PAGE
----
Vista Garden was the second property I visited last Saturday as part of Marin County Open Garden Day sponsored by The Garden Conservancy.
The description in the official program sounded fantastic:
Sited on a plateau with sweeping views of Mt. Tamalpais and surrounding canyons, Vista Garden is a balance of engaging outdoor rooms and dramatic sub-tropical plantings. The entry features a heritage oak and unique use of Arbutus marina as privacy screening. A grove of Australian tree ferns and specimen agaves suggest something more eccentric is ahead. The front garden is framed by native quercus and specimen olive trees that sit within a modern framework of bold, textural sweeps of foliage including asplenium, miscanthus, liriope, equisetum, and a ‘meadow mix’ of sun-loving perennials and exotics. The hidden sitting area is tucked behind a prehistoric equisetum hedge and showcases an agave collection that leads guests to the Vista Walk. This quiet, shady, path lined with bambusa and variegated phormiums opens up to the Vista Terrace, revealing a stunning view of Mt. Tam framed by timber bamboos on the slope below. The Vista Terrace features a collection of succulents and cacti under specimen olive and palm trees. The bamboo-lined pool walk leads to the pool deck that enjoys an overstory of oaks, maples, and palms with a unique selection of cacti and succulents that wrap around the multi-level garden terraces and custom Cor-Ten steel containers.
Tree ferns! Agaves! Bamboo! Palm trees! And more Cor-Ten!
Let’s take a leisurely stroll through front yard and then sneak around the side of the house into the backyard to explore the lovely sights waiting there.
View from the driveway. The house is single story and partially hidden behind vegetation. I loved how understated it looked.
Agave ‘Blue Flame’ at entrance
Bamboo hedge along the side of the garage; the walkway leads to the pool
View of what is technically the front yard, now an enclosed private space
Majestic Agave americana as the centerpiece of the lawn area
View of front door
Agave americana with lavender in the background
Yucca rostrata next to front door
Yucca rostrata and tree ferns
Alternate view of the front of the house
Tree ferns underplanted with foxtail fern (Asparagus densiflorus 'Meyersii')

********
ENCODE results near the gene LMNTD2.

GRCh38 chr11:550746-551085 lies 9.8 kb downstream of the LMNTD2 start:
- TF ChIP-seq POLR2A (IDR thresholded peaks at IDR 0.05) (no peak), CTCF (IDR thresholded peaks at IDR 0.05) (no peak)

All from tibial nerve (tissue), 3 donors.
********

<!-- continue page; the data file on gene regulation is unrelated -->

Water feature diagonally across from front door
I love the elegant simplicity of this water feature
View from the side
Another view of the water feature; notice the horsetail rush (Equisetum hyemale) hedge on the left
Hidden patio behind the the equisetum hedge. Equisetum hyemale is considered to be very invasive but here is was perfectly groomed. I wonder how much maintenance is required to keep it looking so good?
Patio shielded by the equisetum hedge
The same furniture is used in the backyard and poolside. It is actually made of plastic or resin even though it looks like metal.
Agave collection in a raised bed along the perimeter of the property
What a great place to relax, have a drink or read a book!
Agave attenuata next to Equisetum hyemale hedge
View of front of the house from behind the equisetum hedge
One last look before we walk around the side of the house into the backyard. The mass planting of foxtail fern (Asparagus densiflorus 'Meyersii') was a wonderful surprise, creating an almost prehistoric effect.
Another Equisetum hyemale hedge against the house and, on the other side of the narrow walkway, a row of large phormiums, adding another touch of lushness.
Large agave at the far end of the walkway
Glimpse of the backyard through three palm trees
Succulents along the backyard side of the house
Golden barrel cactus (Echinocactus grusonii) and black mondo grass (Ophiopogon planiscapus ‘Nigrescens’). Black mondo grass is also used as filler in other planting beds.
Seating area and fire feature in the backyard
View of seating area with Mount Tamalpais on the left. The vistas were breathtaking, extending seamlessly from the backyard across the canyon.
One of several specimen olive trees
Agaves, aeoniums and sago palms in the foreground, bamboo in the background
Bamboo growing on the hillside below the house
Bambusa oldhamii up against the house
Potted agave on the pool deck (Agave multifilifera?)
View of pool deck and pool house
View across the pool to the main house
The pool house would make a great office or guest quarters!
Plantings next to the pool house
Succulents above the retaining wall
Potted sago palm (Cycas revoluta) underplanted with colorful coleus
Planting against the main house
Walkway from the pool to the driveway. This is the same bamboo hedge you saw at the top of this post.
Tree ferns (Dicksonia antartica) along the driveway
If you read my post on Cor-Ten Zen, the other property I visited on Saturday, you know how much I liked it. The plantings were refined without being fussy and the overall effect was grand but not grandiose.
Vista Garden was even more spectacular as far as I was concerned. I loved the more intimate scale of the house (which was still plenty big) and the landscape design ticked all my boxes—almost as if I had sat down with the designer and told him what I wanted. Truly, a dream property!